Second Guessing Self-Defense Shootings
Life and Death Monday-morning Quarterbacking
If you happen to send CCW Safe an email in response to something you’ve either read on our website or heard on our podcast, there’s a good chance Gary Eastridge will be the first to read it. That makes sense as Gary is the Critical Response Coordinator for CCW Safe, ready at a moment’s notice to jump on a plane to meet any CCW Safe member during the aftermath of a self-defense shooting. Gary says that one of the most common responses we get to our articles and podcasts are accusations of Monday-morning quarterbacking -- of second-guessing armed defenders who survived a self-defense scenario.
Gary spent a significant portion of his career investigating homicides in Oklahoma City. At different times, he investigated civilian homicides for the police department, he investigated officer-involved shootings, and he worked for the District Attorney. “It’s my belief,” Gary says, “that the criminal justice system is nothing but second-guessing. You’re taking information about events that you were not a party to and you’re judging the participant’s actions and second-guessing whether what they did was right or whether it was wrong.”
If you are ever involved in a self-defense shooting, you can be assured that one or more homicide investigators will interview witnesses, take statements, and collect evidence. All of it will be scrutinized and handed over to a prosecutor. The prosecutor will examine the evidence, and they will decide whether or not to file charges, or they may decide to assemble a grand jury to pore over the evidence and potentially issue an indictment. If charges are filed, you’ll be destined for a courtroom to sit in judgment before a jury of your peers. All of these people -- investigators, prosecutors, grand jurors, and jurors -- will be second-guessing your actions as an armed defender.
Don West, a veteran criminal defense attorney and National Trial Counsel for CCW Safe says the goal of our articles and podcasts is not necessarily to be critical of the armed defenders in the cases we explore but to analyze how a defender’s actions impact their self-defense claim. “Even in situations where things occurred legally, there may have been other options,” Don says. “There may have been a better way to go about things, and upon reflection, an armed defender can learn and integrate those lessons into their own self-defense strategy or tactical toolbox, and perhaps avoid a potentially deadly encounter, or prevail in a life or death scenario in a way that allows them to make a strong case that their actions were legally justified.”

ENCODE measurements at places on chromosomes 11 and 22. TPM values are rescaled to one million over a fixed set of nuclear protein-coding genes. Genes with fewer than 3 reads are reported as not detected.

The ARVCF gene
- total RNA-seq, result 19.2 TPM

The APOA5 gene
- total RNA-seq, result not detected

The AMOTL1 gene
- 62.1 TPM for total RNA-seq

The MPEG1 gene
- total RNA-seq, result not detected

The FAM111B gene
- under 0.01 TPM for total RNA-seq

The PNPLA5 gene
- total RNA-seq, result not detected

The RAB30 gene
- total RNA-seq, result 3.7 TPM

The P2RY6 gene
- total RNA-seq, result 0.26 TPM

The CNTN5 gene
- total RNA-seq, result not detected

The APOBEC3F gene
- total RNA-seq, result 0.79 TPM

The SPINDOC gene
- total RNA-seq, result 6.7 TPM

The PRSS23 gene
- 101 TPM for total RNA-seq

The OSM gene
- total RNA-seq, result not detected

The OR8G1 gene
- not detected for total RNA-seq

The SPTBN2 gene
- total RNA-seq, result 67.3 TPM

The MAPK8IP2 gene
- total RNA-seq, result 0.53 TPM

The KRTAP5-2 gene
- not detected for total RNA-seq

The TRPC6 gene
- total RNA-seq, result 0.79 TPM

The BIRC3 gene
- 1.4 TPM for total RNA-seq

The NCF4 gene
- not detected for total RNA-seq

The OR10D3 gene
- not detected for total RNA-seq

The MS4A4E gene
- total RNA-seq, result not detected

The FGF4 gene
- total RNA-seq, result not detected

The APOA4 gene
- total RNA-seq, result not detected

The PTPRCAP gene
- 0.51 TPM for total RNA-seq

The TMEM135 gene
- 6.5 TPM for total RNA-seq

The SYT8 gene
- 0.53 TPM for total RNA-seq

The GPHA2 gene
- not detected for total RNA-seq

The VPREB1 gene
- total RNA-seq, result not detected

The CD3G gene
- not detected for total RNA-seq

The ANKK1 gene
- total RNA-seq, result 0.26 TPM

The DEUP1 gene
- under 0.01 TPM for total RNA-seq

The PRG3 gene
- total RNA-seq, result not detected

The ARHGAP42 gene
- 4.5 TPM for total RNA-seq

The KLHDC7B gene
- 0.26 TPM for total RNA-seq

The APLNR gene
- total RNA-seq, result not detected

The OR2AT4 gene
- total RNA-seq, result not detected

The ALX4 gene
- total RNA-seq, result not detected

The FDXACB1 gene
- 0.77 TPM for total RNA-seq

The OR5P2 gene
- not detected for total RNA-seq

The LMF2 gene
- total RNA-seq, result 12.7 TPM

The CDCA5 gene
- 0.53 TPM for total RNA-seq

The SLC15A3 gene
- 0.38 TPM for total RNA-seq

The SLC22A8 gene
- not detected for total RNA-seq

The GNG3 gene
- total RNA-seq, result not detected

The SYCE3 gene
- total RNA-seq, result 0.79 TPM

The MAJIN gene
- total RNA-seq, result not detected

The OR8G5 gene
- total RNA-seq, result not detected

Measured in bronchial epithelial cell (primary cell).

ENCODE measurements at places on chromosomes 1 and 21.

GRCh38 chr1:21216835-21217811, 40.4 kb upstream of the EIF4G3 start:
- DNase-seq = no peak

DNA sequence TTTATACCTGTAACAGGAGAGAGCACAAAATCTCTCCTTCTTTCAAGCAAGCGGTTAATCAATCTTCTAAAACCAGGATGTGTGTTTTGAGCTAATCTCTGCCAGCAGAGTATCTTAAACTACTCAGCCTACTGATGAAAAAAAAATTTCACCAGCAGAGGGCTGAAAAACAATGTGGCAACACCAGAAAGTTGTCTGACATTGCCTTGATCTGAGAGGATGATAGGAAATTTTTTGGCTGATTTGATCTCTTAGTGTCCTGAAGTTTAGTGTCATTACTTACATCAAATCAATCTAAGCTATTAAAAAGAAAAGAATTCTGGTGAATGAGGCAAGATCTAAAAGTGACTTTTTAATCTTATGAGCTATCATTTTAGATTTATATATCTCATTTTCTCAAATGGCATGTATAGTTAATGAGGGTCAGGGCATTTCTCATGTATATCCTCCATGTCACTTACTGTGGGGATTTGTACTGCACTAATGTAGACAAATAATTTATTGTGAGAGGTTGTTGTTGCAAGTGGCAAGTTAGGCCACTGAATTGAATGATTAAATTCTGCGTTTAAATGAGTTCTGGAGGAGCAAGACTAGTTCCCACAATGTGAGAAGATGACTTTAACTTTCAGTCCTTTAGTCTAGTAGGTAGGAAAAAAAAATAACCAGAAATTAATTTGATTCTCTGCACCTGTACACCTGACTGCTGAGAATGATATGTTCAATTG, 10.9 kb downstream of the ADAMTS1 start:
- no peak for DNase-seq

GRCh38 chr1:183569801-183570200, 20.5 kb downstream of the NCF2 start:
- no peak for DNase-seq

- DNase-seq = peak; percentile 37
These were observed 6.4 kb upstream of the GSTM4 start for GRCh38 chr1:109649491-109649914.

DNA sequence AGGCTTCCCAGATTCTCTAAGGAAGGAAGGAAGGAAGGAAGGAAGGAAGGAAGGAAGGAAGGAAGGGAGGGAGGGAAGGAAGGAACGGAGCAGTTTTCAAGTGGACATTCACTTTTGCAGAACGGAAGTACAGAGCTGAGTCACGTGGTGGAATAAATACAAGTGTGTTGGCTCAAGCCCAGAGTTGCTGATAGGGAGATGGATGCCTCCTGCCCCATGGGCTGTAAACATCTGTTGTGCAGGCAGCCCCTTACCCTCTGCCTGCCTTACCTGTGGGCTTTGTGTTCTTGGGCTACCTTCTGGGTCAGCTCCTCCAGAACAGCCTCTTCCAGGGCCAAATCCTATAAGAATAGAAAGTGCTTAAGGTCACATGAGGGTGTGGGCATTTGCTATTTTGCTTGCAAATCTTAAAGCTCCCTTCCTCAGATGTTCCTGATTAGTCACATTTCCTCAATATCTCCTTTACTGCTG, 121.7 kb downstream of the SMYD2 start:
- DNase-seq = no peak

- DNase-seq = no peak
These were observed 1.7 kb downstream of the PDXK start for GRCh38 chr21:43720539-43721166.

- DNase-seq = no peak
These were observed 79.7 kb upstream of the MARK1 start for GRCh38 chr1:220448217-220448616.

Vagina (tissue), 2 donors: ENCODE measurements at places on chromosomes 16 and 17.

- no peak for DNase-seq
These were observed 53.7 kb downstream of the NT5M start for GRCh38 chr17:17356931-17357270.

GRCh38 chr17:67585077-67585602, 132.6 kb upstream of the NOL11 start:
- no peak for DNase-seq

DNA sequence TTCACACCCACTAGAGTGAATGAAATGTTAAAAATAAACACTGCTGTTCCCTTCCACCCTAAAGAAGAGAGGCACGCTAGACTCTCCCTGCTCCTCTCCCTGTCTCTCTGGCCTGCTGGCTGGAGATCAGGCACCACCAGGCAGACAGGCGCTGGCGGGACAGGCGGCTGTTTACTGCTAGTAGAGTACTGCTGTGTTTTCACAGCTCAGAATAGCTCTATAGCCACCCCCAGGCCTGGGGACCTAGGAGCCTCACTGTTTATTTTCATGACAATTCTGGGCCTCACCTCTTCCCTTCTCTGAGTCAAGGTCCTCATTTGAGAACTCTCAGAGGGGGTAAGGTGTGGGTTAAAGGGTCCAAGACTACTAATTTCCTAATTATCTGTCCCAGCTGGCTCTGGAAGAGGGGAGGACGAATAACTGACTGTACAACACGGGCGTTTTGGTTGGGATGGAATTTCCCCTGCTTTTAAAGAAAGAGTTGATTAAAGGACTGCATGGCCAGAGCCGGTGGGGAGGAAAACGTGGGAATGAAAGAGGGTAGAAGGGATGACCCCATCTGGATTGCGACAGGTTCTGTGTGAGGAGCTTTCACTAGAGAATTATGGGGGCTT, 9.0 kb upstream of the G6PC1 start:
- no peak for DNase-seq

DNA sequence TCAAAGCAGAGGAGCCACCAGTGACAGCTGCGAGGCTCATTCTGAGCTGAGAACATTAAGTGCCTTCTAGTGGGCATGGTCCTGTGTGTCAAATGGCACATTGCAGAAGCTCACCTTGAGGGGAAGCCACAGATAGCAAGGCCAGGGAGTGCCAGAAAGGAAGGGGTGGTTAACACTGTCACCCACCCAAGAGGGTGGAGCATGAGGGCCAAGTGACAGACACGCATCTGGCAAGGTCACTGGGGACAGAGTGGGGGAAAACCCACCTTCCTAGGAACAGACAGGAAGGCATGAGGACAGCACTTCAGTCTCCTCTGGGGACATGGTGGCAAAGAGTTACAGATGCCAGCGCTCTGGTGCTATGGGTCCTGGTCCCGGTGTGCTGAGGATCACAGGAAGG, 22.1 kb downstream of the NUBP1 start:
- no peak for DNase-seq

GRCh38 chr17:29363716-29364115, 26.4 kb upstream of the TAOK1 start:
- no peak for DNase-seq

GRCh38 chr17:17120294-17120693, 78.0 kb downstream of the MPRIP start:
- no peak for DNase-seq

“When I was on the tactical unit,” Gary says, “we did an after-action debriefing on every call out. That was second-guessing. We were saying, ‘Hey, sniper: you set up here, but if you’d set up there, it would have been better,’ or ‘Hey, we should have thrown a flashbang at this time instead of that time.’” If we draw upon the “Monday-morning quarterbacking” metaphor, then we’re watching the film of Sunday’s game. What good coach doesn’t review the film to show his players what they could have done better -- even if they won the game.
Ted Wafer is currently serving 17-years in prison for shooting a teenaged girl on his front porch. It’s a safe bet that every day he second-guesses his decision to arm himself and open his front door to the unknown person pounding on his door in the middle of the night. Michael Drejka has 20 years to second-guess his decision to pick a fight over a handicapped parking spot. Every time Charles Dorsey, a justified defender, comes home and crosses the threshold where he shot and killed a confused, drunken guest of his neighbor, he has a chance to second-guess whether he made all the right decisions that fateful night -- and if he doesn’t, I’ll bet his wife does.
Second-guessing the armed defenders in the real-life scenarios we explore gives us the opportunity to learn from their harrowing experiences. Based upon feedback from members, we know Ted Wafer’s case has prevented more than one home defender from opening the door to confront a potential intruder who was banging on their door late at night. Our hope is there is an untold number of other situations where the lessons we’ve learned from real-life armed defenders have helped our members avoid confrontations that may have led to bloodshed.
“We would be doing our members a disservice if we didn’t offer those suggestions to give them options, to give them more tools,” Gary says. “The more tools that you have in your toolkit, the more likelihood of success you will have.”
SHAWN VINCENT- LITIGATION CONSULTANT
Shawn Vincent is a litigation consultant who helps select juries in self-defense cases, and he manages public interest of high-profile legal matters. If you have any questions for Shawn, or would like more articles like this, let us know belo